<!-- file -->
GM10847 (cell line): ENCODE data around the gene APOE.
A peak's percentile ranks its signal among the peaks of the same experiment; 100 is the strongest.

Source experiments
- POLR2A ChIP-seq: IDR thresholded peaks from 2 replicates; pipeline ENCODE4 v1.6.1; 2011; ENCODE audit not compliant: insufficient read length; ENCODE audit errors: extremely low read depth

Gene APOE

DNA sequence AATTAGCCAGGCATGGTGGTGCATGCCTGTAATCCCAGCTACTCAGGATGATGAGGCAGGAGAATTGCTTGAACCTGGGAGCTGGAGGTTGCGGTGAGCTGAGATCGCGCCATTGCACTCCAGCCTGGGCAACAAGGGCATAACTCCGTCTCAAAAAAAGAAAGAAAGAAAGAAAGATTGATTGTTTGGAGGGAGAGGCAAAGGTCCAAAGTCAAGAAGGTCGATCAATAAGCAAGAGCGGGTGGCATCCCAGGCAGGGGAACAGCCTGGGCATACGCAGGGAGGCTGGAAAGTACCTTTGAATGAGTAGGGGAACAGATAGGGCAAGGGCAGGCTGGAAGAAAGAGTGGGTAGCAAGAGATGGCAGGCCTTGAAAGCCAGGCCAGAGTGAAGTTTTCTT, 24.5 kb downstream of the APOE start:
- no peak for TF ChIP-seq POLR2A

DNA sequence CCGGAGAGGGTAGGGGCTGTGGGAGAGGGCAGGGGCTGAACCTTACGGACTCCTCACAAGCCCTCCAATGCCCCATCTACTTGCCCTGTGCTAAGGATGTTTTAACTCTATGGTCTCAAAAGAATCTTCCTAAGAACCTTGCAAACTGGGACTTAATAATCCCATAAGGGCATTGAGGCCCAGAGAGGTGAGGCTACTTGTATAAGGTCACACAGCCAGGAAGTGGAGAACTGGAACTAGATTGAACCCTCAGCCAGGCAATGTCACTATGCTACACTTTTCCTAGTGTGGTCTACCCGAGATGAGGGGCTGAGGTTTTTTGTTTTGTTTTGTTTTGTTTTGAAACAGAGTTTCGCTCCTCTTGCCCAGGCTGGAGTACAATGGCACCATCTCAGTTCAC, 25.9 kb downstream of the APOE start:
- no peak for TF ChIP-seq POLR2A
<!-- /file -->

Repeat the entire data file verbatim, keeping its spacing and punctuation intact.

GM10847 (cell line): ENCODE data around the gene APOE.
A peak's percentile ranks its signal among the peaks of the same experiment; 100 is the strongest.

Source experiments
- POLR2A ChIP-seq: IDR thresholded peaks from 2 replicates; pipeline ENCODE4 v1.6.1; 2011; ENCODE audit not compliant: insufficient read length; ENCODE audit errors: extremely low read depth

Gene APOE

DNA sequence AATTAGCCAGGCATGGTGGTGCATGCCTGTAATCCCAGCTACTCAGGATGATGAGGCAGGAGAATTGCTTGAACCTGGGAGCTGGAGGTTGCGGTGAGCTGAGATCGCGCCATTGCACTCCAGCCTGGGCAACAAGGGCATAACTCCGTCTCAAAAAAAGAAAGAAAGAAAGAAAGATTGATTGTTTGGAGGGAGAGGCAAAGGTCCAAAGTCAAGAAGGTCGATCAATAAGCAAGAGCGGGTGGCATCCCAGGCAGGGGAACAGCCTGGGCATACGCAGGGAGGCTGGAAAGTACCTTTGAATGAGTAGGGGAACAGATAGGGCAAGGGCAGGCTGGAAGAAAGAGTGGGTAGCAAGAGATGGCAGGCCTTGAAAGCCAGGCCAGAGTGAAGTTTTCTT, 24.5 kb downstream of the APOE start:
- no peak for TF ChIP-seq POLR2A

DNA sequence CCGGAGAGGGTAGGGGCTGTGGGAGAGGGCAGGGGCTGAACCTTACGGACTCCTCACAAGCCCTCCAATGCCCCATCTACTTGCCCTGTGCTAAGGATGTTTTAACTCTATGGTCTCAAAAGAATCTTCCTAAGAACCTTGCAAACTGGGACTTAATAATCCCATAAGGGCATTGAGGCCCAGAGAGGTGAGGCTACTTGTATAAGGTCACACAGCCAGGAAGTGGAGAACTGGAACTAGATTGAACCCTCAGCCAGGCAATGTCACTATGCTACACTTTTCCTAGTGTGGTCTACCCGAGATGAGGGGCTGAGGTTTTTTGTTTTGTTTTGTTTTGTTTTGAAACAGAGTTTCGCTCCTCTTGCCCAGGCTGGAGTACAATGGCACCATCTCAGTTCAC, 25.9 kb downstream of the APOE start:
- no peak for TF ChIP-seq POLR2A